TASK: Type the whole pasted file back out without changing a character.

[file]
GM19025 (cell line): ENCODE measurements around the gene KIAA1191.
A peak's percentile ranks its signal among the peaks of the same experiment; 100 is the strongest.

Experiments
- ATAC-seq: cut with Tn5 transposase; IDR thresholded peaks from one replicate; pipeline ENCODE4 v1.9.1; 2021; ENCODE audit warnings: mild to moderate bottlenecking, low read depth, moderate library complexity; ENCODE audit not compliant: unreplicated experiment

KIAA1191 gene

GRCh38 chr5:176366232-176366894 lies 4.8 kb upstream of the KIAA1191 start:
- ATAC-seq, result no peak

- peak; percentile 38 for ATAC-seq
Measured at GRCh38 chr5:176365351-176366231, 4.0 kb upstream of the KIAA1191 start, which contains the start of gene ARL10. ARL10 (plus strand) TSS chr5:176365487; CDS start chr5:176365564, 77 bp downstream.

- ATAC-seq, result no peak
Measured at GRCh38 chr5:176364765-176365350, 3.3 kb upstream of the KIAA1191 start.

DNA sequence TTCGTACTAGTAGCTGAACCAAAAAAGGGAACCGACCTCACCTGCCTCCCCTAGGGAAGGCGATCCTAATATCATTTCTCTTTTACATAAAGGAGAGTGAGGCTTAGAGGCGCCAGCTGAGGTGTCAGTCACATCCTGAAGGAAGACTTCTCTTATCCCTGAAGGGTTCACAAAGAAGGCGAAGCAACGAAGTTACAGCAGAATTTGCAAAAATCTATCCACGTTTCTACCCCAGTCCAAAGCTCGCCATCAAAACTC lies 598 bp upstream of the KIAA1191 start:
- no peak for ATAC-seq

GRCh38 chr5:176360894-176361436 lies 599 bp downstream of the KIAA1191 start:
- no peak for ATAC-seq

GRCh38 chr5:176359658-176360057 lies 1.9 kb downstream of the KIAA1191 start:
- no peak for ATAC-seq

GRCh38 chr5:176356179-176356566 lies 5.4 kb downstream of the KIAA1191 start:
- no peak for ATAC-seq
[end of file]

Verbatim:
GM19025 (cell line): ENCODE measurements around the gene KIAA1191.
A peak's percentile ranks its signal among the peaks of the same experiment; 100 is the strongest.

Experiments
- ATAC-seq: cut with Tn5 transposase; IDR thresholded peaks from one replicate; pipeline ENCODE4 v1.9.1; 2021; ENCODE audit warnings: mild to moderate bottlenecking, low read depth, moderate library complexity; ENCODE audit not compliant: unreplicated experiment

KIAA1191 gene

GRCh38 chr5:176366232-176366894 lies 4.8 kb upstream of the KIAA1191 start:
- ATAC-seq, result no peak

- peak; percentile 38 for ATAC-seq
Measured at GRCh38 chr5:176365351-176366231, 4.0 kb upstream of the KIAA1191 start, which contains the start of gene ARL10. ARL10 (plus strand) TSS chr5:176365487; CDS start chr5:176365564, 77 bp downstream.

- ATAC-seq, result no peak
Measured at GRCh38 chr5:176364765-176365350, 3.3 kb upstream of the KIAA1191 start.

DNA sequence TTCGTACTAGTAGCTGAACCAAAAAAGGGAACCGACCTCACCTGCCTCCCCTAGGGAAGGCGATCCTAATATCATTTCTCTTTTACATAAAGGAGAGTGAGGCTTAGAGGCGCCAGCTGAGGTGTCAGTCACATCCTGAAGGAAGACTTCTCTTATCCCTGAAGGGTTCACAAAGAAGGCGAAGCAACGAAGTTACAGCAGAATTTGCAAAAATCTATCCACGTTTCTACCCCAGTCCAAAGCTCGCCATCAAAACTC lies 598 bp upstream of the KIAA1191 start:
- no peak for ATAC-seq

GRCh38 chr5:176360894-176361436 lies 599 bp downstream of the KIAA1191 start:
- no peak for ATAC-seq

GRCh38 chr5:176359658-176360057 lies 1.9 kb downstream of the KIAA1191 start:
- no peak for ATAC-seq

GRCh38 chr5:176356179-176356566 lies 5.4 kb downstream of the KIAA1191 start:
- no peak for ATAC-seq